A down payment is the sum of money you pay upfront when purchasing a home. It can be shown as a percentage of your total home price, calculated by taking your down payment and dividing it by the dollar amount of your home price.
On homes less than $500,000, 5% is the minimum down payment in Canada.
As of February 15, 2016, the minimum down payment on homes between $500,000 and $1 million is 5% on the first $500,000 and 10% for the portion over $500,000.
Finally, homes over $1 million require a minimum down payment of 20%.
Example: $700,000 home
First $500,000 x 5% down payment = $25,000
Portion over $500K: $200,000 x 10% down payment = $20,000
Total down payment: $25,000 + $20,000 = $45,000
Home purchases over $1 million require a down payment of at least 20%. You also have to put 20% down if you’re buying an investment property and plan to rent it out, (even if it’s just on AirBnB!). However, if you’re buying a second property for personal use, like a cottage or a downtown work condo, the minimum down payment is still based on the home price.
Mortgage default insurance (or CMHC Insurance) is a mandatory insurance on home purchases with down payments of less than 20%, protecting the lender in case the borrower fails to pay their mortgage payments and defaults on their mortgage.
For more information check out our page on CMHC Insurance.
If you’re purchasing a home under $500,000, the minimum down payment in Canada is 5%, meaning your maximum mortgage affordability is 20x your down payment. Of course in addition to your down payment your lender will also look at your ability to make your mortgage payment each month.
Example: Down payment of $12,000
Total mortgage amount: $12,000 x 20 = $240,000
If your home is $500,000 to $1 million, the minimum down payment is 5% for the portion under $500,000, and 10% for the portion over $500,000.
Example: Down payment of $50,000
First $25,000 x 20 = $500,000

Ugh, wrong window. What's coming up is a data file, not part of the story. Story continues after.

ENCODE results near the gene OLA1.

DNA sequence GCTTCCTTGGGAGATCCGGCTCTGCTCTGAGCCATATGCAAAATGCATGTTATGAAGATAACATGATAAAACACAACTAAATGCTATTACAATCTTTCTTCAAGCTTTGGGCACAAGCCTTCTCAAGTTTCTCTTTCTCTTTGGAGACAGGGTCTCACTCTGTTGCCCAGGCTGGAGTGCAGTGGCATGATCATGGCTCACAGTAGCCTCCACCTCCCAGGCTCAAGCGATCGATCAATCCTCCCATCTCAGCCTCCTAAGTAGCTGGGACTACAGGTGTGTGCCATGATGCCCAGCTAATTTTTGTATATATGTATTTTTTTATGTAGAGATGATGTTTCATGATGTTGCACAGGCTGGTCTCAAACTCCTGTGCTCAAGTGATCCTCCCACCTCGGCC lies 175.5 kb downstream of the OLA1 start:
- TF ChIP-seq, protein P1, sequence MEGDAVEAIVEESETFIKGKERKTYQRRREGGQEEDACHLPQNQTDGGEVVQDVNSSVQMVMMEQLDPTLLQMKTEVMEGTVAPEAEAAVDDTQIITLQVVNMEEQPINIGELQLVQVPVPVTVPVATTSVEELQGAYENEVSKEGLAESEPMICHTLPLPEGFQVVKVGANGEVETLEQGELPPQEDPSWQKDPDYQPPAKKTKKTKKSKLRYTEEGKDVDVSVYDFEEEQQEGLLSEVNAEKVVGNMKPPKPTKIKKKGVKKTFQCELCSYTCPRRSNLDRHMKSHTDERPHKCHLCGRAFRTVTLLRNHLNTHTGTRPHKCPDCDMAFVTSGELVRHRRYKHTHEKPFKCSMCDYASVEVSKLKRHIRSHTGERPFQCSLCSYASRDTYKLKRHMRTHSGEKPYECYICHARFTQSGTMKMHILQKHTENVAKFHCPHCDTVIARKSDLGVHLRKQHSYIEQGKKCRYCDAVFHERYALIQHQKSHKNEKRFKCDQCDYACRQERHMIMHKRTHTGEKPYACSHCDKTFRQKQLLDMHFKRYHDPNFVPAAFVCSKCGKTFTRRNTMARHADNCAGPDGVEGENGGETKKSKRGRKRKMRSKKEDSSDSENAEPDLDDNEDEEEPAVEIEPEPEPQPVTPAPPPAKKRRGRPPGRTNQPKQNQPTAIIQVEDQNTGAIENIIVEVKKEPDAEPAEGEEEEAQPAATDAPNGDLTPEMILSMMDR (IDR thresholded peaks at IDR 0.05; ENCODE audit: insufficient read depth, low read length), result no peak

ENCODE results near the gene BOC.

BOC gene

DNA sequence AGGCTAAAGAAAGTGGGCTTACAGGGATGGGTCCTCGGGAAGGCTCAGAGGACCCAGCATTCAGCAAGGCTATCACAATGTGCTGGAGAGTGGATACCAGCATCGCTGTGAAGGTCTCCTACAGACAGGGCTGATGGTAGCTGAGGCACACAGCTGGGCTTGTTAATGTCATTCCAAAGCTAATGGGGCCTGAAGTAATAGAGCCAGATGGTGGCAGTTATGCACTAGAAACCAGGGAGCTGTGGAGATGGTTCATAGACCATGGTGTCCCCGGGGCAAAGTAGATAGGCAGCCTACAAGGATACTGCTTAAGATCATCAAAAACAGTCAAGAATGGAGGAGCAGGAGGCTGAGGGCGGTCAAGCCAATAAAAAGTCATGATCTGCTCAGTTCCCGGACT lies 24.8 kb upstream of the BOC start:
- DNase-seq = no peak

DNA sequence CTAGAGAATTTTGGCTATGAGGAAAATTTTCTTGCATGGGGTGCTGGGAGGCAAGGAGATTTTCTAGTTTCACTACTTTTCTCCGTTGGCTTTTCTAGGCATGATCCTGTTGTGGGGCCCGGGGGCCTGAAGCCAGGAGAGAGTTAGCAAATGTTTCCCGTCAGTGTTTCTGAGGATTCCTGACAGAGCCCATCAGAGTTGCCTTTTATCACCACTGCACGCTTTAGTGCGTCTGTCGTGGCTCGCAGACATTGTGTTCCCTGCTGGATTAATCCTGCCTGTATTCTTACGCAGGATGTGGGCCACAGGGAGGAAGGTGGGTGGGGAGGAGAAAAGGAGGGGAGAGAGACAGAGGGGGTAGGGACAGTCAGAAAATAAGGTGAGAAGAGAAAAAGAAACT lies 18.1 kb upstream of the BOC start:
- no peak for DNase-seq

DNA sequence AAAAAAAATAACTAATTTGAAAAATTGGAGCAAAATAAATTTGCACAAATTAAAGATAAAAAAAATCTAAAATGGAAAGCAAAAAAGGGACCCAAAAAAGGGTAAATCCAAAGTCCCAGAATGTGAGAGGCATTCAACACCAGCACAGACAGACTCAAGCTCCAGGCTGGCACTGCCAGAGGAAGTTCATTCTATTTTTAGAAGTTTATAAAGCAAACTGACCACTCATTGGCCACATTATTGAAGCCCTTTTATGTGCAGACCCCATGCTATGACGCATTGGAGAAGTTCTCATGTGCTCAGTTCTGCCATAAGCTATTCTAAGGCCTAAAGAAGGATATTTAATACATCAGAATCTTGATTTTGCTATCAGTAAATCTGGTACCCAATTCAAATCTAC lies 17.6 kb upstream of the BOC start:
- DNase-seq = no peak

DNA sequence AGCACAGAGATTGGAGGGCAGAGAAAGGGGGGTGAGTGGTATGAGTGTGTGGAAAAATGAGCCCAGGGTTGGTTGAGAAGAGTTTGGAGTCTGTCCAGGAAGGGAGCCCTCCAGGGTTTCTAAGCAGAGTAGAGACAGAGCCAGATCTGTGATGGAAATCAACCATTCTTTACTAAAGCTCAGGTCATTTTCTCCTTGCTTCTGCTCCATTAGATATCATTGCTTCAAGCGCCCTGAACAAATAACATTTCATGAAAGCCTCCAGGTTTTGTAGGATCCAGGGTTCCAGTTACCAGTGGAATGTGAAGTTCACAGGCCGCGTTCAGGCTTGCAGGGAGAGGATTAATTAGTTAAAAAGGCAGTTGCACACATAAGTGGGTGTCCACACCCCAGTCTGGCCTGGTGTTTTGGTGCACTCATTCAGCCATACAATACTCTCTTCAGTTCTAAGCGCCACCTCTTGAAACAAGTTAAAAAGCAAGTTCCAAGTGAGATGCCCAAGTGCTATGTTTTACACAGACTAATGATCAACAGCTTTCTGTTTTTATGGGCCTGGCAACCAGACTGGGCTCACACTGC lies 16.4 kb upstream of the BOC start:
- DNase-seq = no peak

Remaining $25,000 x 10 = $250,000
Total mortgage amount: $500,000 + $250,000 = $750,000
And if your home is over $1 million, the minimum down payment is 20%, meaning your maximum affordability is 5x your down payment.
Example: Down payment of $300,000
Total mortgage amount: $300,000 x 5 = $1,500,000
In addition to your down payment, you will also need to pay land transfer tax, legal fees, and other closing costs, so it would be wise not to use 100% of your savings for your down payment.
It may seem straight-forward, but the larger your down payment, the smaller your mortgage, meaning your monthly payments and interest will be reduced.
There are many common sources of funds for down payments:
If you want more information on how to save for your down payment, check out our page on saving and sourcing for a down payment.
If you’re a first-time home buyer, you can use the RRSP Home Buyers’ Plan (HBP) to withdraw from your RRSP without a withdrawal penalty when used toward your down payment. First-time homebuyers can withdraw up to $25,000 tax-free from their RRSPs, as long as the money is going toward their home purchase. Note that the money has to be in your RRSP for at least 90 days before you can withdraw it, and you must make the withdrawal within 30 days of taking the title of your home. You then have 17 years to pay back the amount you took, with the first repayment due 2 years after your make your withdrawal.